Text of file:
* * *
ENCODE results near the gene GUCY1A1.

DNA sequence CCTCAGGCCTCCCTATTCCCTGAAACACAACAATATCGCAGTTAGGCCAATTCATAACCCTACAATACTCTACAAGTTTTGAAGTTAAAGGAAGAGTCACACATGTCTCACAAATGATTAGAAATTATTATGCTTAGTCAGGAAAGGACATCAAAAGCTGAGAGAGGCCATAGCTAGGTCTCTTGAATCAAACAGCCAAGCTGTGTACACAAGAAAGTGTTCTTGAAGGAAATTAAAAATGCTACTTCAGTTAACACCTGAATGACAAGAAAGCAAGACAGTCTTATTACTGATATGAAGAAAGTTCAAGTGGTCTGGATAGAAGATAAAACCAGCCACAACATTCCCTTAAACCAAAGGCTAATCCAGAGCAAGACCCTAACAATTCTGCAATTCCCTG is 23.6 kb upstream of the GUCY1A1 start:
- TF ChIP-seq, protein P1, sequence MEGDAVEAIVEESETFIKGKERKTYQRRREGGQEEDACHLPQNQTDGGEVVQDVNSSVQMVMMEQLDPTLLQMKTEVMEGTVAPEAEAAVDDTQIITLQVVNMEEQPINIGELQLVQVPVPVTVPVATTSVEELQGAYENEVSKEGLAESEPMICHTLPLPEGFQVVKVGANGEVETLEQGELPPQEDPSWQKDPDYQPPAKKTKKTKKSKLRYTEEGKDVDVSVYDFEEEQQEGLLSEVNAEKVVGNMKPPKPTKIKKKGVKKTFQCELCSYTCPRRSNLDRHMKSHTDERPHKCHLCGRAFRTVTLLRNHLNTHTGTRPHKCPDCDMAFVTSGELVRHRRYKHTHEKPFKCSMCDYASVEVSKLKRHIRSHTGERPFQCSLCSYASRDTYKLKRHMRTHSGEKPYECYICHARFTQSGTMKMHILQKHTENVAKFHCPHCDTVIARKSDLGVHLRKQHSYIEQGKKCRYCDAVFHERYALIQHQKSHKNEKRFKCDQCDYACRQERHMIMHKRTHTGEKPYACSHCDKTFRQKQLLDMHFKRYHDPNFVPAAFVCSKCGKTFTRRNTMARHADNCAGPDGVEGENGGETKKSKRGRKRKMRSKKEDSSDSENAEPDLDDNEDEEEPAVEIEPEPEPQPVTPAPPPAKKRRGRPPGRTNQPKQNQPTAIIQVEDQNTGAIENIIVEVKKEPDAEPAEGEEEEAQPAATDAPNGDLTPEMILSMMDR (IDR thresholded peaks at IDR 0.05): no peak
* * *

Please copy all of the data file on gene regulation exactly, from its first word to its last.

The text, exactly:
ENCODE results near the gene GUCY1A1.

DNA sequence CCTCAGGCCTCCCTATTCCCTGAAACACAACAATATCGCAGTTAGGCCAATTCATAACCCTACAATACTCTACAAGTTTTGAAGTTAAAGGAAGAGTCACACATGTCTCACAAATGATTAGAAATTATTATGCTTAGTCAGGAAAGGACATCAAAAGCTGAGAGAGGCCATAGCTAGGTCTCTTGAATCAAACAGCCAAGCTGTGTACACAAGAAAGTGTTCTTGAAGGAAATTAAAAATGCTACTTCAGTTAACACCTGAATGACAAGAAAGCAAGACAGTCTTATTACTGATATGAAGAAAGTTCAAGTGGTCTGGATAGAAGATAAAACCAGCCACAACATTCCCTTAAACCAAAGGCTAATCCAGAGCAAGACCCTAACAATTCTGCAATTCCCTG is 23.6 kb upstream of the GUCY1A1 start:
- TF ChIP-seq, protein P1, sequence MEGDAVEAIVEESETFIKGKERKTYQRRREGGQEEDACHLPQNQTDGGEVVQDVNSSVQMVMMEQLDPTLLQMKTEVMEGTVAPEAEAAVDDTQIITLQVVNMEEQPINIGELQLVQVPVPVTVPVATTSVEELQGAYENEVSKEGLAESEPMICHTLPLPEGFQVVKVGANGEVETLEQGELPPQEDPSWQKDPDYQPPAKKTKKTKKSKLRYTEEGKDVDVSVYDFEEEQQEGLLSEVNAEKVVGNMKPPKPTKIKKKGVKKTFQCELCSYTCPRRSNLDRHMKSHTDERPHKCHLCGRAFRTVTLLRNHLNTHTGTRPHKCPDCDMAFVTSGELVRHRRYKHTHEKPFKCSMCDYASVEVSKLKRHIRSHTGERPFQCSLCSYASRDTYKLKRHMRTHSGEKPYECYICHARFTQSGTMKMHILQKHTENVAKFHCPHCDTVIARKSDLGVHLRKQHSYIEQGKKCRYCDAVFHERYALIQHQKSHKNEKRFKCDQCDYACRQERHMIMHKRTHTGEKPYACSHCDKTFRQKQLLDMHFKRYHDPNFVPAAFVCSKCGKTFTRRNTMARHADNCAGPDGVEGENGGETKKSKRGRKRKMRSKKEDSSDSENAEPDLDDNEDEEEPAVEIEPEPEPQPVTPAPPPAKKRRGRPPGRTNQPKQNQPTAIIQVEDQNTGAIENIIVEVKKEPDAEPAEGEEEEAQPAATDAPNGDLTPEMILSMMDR (IDR thresholded peaks at IDR 0.05): no peak